#23 – Get Closer

This is #23 in the series, “50 Ideas Worth Fighting For.” This is another one I think is worth your time.


fullsizeoutput_20edAs valuable – as essential – as the big picture is, it is meaningless if it does not include an intimate awareness of what is happening at ground level.

A coastal hillside, monochromatic against an early spring sky, becomes a burst of purple flowers when seen at eye level.

Know where you are going. Understand your “why?” Yes, of course. And do not forget that only when each person – each blossom – is seen and valued as part of the whole will it make any difference at all that we are on the right path.


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#22 – Time Alone

This is #22 in the series, “50 Ideas Worth Fighting For.” Here’s another one you might like.


How I Go to the Woods

Ordinarily, I go to the woods alone, with not a single
friend, for they are all smilers and talkers and therefore
unsuitable.

I don’t really want to be witnessed talking to the catbirds
or hugging the old black oak tree. I have my way of
praying, as you no doubt have yours.

Besides, when I am alone I can become invisible. I can sit
on the top of a dune as motionless as an uprise of weeds,
until the foxes run by unconcerned. I can hear the almost
unhearable sound of the roses singing.

If you have ever gone to the woods with me, I must love
you very much.

― Mary Oliver, Swan: Poems and Prose Poems


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#21 – Simplify

This is #21 in the series, “50 Ideas Worth Fighting For.” You might like #10, also.


Here’s a sentence I read recently: “As brands grow they can sustain a certain growth rate; forcing higher growth unnaturally simply consumes capital unnecessarily.”

It’s a terrible sentence. It’s terrible because it’s complicated and excessive. It’s terrible because it is loaded with adverbs, and the overuse of adverbs is a crutch for bad writing.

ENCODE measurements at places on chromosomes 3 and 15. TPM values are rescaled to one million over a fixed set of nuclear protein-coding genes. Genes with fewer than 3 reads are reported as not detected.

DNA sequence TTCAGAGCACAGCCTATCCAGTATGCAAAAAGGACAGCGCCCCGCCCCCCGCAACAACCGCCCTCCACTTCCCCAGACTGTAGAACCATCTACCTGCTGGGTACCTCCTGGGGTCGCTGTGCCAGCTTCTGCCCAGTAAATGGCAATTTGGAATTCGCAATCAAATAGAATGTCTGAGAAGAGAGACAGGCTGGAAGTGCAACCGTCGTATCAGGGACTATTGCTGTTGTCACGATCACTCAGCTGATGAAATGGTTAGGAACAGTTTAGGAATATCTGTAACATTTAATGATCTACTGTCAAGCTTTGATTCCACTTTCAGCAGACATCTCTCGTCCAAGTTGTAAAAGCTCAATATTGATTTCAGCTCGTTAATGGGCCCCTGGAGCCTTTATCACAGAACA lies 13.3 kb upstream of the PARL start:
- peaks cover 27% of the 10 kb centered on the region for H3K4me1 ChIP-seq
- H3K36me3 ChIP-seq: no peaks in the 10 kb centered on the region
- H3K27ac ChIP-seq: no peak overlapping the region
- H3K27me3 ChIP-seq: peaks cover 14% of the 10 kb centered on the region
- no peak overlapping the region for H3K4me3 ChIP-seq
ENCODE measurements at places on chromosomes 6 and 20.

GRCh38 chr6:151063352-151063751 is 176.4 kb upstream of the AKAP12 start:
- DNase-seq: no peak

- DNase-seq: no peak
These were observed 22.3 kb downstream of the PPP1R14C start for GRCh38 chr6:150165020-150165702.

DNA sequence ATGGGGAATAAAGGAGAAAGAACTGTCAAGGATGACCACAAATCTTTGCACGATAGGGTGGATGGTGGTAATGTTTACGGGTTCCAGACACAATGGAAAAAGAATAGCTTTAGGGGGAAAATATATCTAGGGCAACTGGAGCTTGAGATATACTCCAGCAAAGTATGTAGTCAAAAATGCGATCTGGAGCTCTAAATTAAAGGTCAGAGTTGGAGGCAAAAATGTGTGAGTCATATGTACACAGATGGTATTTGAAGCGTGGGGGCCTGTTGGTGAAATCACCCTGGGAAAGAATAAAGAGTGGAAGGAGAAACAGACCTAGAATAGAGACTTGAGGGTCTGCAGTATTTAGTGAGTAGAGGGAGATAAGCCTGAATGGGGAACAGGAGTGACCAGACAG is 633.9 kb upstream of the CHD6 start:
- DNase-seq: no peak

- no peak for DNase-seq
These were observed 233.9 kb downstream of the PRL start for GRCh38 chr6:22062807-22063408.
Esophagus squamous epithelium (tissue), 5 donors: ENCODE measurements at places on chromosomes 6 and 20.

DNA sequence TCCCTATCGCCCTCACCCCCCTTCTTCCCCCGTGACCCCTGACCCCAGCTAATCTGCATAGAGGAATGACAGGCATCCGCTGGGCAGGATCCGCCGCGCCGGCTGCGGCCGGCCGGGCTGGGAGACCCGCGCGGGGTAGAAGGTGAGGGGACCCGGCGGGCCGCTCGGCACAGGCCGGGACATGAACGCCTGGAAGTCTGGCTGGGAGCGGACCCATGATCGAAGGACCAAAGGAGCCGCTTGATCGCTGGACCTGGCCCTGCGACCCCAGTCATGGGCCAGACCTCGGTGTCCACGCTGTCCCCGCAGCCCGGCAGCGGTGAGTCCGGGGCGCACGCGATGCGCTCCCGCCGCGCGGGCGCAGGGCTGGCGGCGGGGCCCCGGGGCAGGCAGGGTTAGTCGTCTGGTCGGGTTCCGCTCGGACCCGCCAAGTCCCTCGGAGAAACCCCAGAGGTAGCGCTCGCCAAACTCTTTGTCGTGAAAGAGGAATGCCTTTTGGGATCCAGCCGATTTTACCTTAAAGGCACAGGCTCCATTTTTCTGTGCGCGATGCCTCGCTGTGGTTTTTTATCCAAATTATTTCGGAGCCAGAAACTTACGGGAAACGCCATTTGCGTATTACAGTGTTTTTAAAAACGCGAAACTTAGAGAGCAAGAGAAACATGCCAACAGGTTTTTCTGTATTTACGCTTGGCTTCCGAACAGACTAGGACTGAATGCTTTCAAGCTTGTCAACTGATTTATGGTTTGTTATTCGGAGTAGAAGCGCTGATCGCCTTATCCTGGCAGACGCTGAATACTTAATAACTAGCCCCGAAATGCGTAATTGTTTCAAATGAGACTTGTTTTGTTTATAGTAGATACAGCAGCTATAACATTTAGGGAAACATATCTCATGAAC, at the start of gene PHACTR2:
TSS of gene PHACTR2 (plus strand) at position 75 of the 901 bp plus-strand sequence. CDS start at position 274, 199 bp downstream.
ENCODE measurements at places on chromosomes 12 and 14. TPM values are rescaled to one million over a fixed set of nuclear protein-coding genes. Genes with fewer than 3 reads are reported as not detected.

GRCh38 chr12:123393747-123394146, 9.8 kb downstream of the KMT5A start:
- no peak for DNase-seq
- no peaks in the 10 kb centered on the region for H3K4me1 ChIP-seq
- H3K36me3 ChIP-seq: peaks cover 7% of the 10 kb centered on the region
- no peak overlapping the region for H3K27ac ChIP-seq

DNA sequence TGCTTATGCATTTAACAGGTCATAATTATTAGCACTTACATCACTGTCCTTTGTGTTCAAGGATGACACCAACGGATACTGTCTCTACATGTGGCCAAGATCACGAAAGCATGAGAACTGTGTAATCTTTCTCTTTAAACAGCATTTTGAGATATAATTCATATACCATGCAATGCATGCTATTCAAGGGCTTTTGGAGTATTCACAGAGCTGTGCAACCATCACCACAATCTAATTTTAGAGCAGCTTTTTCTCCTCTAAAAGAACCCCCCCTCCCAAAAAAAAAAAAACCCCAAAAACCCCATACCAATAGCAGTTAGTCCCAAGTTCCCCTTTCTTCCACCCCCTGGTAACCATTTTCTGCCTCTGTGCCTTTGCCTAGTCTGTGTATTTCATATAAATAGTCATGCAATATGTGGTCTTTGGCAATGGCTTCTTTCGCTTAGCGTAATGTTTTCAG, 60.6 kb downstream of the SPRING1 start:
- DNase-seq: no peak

I know that I’m on thin ice critiquing someone else’s writing since I make all kinds of mistakes in my own and that I edit only just enough.

I take the risk to make the point that it’s not just about the writing. It’s about the ways we construct facades of competence and self-importance rather than promote connection and learning through simplicity.

Here’s that sentence again, minus the adverbs: “As brands grow they can sustain a certain growth rate; forcing higher growth consumes excessive capital. 

What do you think? Has your opinion of the writer diminished? Are you disappointed by their lack of expertise? Or do you understand the sentence now without having to read it three times?

A good question to increase the impact of our writing and speaking: have I constructed this to prove something or to be of service?

Complexity without cause blocks understanding. Let’s get out of our own way and trust what Dr. Einstein said: “If you can’t explain it to a six-year-old, you don’t understand it yourself.”


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#20 – It’s ok to be “Good Enough”

This is #20 in the series, “50 Ideas Worth Fighting For.” Here’s another one I keep going back to.


The following passage is from an article by Jennifer Kunst in which she provides a compelling interpretation of Donald Winnicott’s theory of the “good enough mother.” As you read it I invite you to do so in a way that allows it to speak to the identity with which you most associate. As needed, replace “mother” with father, boss, leader, teacher, etc.

“What I like about Winnicott’s picture of the good enough mother is that she is a three-dimensional human being. She is a mother under pressure and strain. She is full of ambivalence about being a mother. She is both selfless and self-interested. She turns toward her child and turns away from him. She is capable of great dedication yet she is also prone to resentment. Winnicott even dares to say that the good enough mother loves her child but also has room to hate him. She is not boundless. She is real.”

I cannot read this without being flooded with empathy for all of us who struggle with the pressure to be certain, to be right, to be perfect. We would be better off – far better off – if we were able to collectively let go of the myths that keep us small in favor of a more accurate accounting of the common humanity that serves to enlarge and enliven us.

According to Winnicott’s theory, “The good-enough mother…starts off with an almost complete adaptation to her infant’s needs, and as time proceeds she adapts less and less completely, gradually, according to the infant’s growing ability to deal with her failure” (Winnicott, 1953).

The “good enough mother” creates enough distance from her child, thoughtfully and over time, to allow the child to find its own way. By doing so she creates the conditions for differentiation and independence and problem solving skills and resilience. She creates the conditions in which a child can learn how to be among those who thrive in the face of uncertainty, making meaningful contributions to society squarely in the face of the unknown.